Wednesday, March 30, 2011

In the Garden with Dr. Carver

In the Garden with Dr. Carver
written by Susan Grigsby; illustrated by Nicole Tadgell
(Albert Whitman) 2010
Source: Review copy provided by the publisher

When Sally walks out of church one Sunday, she sees a wagon pulled by a mule. Dr. George Washington Carver from Tuskegee has brought his movable school to her town! He dispenses advice to the local citizens on how to improve soil conditions. Dr. Carver also teaches about the different products he creates from plants in his laboratory. For Sally, the best part of this famous scientist's visit is the time he spends working with the children. He helps them start a garden and teaches them to think like scientists.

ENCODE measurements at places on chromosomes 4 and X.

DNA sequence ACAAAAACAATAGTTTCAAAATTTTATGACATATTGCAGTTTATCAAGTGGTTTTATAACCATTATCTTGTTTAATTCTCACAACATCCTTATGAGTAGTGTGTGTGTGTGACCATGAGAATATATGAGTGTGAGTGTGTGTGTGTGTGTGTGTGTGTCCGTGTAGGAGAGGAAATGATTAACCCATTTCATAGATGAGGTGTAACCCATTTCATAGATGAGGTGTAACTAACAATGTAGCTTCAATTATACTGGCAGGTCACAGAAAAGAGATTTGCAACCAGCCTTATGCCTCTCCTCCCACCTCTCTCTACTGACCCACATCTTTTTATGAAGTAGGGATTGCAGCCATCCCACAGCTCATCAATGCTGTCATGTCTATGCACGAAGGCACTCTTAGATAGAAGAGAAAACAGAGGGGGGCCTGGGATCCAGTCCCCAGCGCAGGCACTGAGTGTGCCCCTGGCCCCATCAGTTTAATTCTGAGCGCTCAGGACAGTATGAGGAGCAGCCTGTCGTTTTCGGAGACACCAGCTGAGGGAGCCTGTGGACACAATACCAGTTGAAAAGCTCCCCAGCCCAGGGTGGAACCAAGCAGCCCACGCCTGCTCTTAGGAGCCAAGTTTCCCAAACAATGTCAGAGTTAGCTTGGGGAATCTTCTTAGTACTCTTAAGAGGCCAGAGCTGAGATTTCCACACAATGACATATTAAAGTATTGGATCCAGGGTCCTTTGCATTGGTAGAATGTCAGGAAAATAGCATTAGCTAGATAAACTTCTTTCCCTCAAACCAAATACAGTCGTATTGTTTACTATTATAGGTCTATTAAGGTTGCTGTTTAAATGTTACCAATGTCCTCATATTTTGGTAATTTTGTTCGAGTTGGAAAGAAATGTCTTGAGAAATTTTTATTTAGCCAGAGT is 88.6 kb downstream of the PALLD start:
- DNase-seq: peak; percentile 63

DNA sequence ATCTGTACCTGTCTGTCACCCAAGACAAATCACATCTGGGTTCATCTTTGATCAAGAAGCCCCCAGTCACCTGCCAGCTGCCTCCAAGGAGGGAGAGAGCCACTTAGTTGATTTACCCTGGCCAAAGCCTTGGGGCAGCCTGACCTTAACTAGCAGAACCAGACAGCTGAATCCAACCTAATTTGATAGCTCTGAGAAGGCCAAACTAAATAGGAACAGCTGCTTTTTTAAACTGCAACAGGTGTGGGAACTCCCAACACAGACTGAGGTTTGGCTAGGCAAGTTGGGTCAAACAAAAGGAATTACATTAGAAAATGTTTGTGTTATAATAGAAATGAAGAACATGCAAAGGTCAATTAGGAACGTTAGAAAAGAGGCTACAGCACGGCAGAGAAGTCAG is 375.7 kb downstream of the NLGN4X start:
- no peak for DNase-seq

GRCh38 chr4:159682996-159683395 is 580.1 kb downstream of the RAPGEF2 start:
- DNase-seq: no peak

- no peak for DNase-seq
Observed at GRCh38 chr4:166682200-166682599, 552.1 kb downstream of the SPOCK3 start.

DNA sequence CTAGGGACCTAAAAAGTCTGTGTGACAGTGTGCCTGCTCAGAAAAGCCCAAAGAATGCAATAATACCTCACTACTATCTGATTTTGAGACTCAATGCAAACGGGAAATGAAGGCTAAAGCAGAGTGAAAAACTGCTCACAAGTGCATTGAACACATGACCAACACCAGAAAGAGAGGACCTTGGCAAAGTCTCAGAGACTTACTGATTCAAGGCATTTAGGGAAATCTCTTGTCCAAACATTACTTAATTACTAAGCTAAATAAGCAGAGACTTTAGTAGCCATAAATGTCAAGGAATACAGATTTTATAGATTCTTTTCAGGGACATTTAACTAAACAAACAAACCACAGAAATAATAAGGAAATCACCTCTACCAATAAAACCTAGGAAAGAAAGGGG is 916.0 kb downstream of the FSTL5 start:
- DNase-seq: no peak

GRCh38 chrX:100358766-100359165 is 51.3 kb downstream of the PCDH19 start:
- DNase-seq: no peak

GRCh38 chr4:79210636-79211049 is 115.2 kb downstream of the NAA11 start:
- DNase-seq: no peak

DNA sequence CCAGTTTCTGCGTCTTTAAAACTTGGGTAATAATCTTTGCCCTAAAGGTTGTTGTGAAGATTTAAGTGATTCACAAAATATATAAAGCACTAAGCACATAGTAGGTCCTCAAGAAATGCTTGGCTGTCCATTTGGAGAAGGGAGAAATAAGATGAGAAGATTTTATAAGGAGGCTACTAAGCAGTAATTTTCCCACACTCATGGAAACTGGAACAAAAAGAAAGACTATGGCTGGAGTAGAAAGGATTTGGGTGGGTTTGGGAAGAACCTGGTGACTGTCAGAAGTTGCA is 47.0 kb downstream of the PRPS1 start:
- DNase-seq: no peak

When I saw the title of this historical fiction book, I was thinking about how it might be a great way to introduce children to the life of Dr. Carver and it certainly accomplishes that goal. What I didn't count on before reading the book was how rich this story would be in dispensing information about the scientific process and how to think like a scientist. In the narrative, Dr. Carver encourages Sally and the other students to frequently observe nature and be aware of the relationships connecting every living thing. He tells the children to listen to the plants, and they'll tell you what they need. These are exactly the skills we want to impart to our young scientists today. Warm watercolor illustrations of different plant and animal species help strengthen this message throughout the book. Reading In the Garden with Dr. Carver would be an excellent way to start a science unit on plants.

Other reviews of In the Garden with Dr. Carver:
Through the Looking Glass

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